Earlier in the year, STER launched a study funded by Action Aid through the Strategic Innovative Fund titled Vulnerable and Outside the Margins: From Challenges to Informed Inclusion: “A study on violence against women in the political space”.
The rationale of the Study
The purpose of this study is to obtain information on the level of violence against women across various geopolitical zones in Nigeria. In particular, the study aims to examine the prevalence of electoral violence on women, to understand firsthand:
- Lived experiences of women in the political space who have experienced actual violence.
- Lived experience of women who have experienced political violence by simply being a wife, daughter, mother or sister to a candidate.
- Lived experiences of women who attempted to run for political office but were bullied out of the process.
- Women who have faced violence in the process of being vocal about their support for a candidate, engaging in political activism, or simply exercising their civic rights to vote.
- Lived experiences of women who got into political spaces either through elections or appointment and constantly had to deal with gross insubordination, threats, and outright disregard for the powers their offices bestow on them simply because they are women.
- Lived experiences of women who are involved as officials and ad-hoc staff in the electioneering process with a primary focus on female NYSC Corp Members recruited for election duties.
- Also identify factors that may contribute to its occurrence, its impact, and the strategies to prevent it.
This study addresses a significant gap in knowledge of violent experiences of women in the political space in the context of Nigeria. Findings from this study will inform sexual violence prevention programming, policies, and practices.
This report presents research conducted between October 2021 and April 2022 and explored violence against women in politics as a global scourge that marginalises women in political and public life. The Nigerian electoral politics and indeed political space is not bereft of violence and as such women face significant gender-based vulnerabilities. Women actively in the political space via elections or appointments, women and girls who have a familial association with a politician, women who are political activists or those who are involved as officials or ad hoc staff of electoral bodies have been directly targeted by thugs and criminals for physical violence, including sexual abuse. All of these actions are direct examples of violence perpetrated against women in politics, an intimidation tactic employed to reinforce entrenched patriarchal values and undermine the integration and representation of women’s experiences and perspectives into governance processes and institutions.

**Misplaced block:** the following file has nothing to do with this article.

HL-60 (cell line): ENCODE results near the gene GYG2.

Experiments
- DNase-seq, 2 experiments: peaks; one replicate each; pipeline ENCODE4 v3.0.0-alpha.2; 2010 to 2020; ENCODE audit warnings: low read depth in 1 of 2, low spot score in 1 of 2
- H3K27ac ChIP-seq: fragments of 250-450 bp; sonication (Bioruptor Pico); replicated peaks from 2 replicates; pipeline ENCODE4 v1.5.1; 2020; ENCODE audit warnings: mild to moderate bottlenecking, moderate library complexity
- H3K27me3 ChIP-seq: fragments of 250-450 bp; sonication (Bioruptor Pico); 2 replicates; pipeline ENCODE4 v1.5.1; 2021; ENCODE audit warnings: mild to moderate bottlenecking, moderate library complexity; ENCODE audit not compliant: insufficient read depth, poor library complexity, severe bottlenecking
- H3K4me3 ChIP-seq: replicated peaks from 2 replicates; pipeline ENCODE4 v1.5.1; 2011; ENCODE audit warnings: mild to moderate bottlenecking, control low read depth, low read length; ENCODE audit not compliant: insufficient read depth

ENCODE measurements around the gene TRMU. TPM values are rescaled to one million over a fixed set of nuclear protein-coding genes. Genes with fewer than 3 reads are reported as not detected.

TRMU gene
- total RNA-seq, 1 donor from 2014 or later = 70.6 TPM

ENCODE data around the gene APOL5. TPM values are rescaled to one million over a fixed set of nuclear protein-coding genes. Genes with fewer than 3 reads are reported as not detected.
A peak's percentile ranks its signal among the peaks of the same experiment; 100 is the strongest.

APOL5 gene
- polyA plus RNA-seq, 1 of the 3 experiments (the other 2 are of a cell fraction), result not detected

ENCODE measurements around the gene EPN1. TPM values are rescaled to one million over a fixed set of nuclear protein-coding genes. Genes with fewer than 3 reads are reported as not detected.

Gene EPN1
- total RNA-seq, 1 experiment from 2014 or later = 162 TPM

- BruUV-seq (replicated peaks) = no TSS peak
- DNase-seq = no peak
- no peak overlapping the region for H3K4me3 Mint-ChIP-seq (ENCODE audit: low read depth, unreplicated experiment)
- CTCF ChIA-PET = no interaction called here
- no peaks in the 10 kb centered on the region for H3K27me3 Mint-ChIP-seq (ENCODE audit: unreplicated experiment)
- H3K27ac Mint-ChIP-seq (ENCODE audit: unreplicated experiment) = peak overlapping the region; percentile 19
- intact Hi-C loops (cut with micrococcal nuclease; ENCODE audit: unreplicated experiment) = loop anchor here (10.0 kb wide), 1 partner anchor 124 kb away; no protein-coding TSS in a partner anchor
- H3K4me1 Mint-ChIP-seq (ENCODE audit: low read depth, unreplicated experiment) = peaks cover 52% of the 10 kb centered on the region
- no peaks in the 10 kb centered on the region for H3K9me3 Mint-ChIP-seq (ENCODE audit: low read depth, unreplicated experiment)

This research was influenced by the spate of violence against women in politics and during elections based on sacrosanct reports in news media. A quantitative study was designed and launched across the six (6) geo-political zones of the country with a state as representative of the zone. Research questions developed for the study were peer-reviewed by a team of representatives and experts from the SGBV space- from partner organisations and CSOs. The study also sought views on what could be done to prevent sexual violence against women in politics.
The study produced several important findings for STER’s work to prevent and respond to sexual violence. First, data gathered suggests a series of alarming reports from Osun, Cross River and Gombe states of indicators such as Political Activists who have had injuries or bodily harm inflicted upon them, respondents who have had their properties destroyed due to their familial affiliation to a politician and political activists who report that they have been raped or sexually harassed despite the expected reticence in opening up on sexual violence.
However, whether at the community level or otherwise, male leaders, civil society groups and women’s rights organisations all play an essential role in promoting and creating shared responsibility and an environment in which sexual violence is not accepted, tolerated and met with the force of domestic or international laws.
The study’s findings align with STER’s mandate and operationalise our actions and activities. They provide opportunities to address gender-based vulnerabilities at all levels of society-from a trauma-informed and survivor-centred model of care for survivors to enhance engagements with political and administrative authorities at every level working with the police, the judiciary and communities.
Political Violence – The Nigerian Context
Women in Nigeria have been subjected to varying degrees of violence, cutting across socio-demographic factors including age, social status/class, educational background, ethnicity, religion, and mental and physical ability. Violence against women in politics is a global scourge that marginalises women in political and public life. This report examines the troubling, multidimensional phenomenon of violence against women in politics and elections with a specific focus on Nigeria, where historic presidential elections were held on March 28, 2015, followed by local elections on April 12. In the lead up to the elections, which were postponed for six weeks due to the tenuous security situation, there was widespread fear of electoral violence.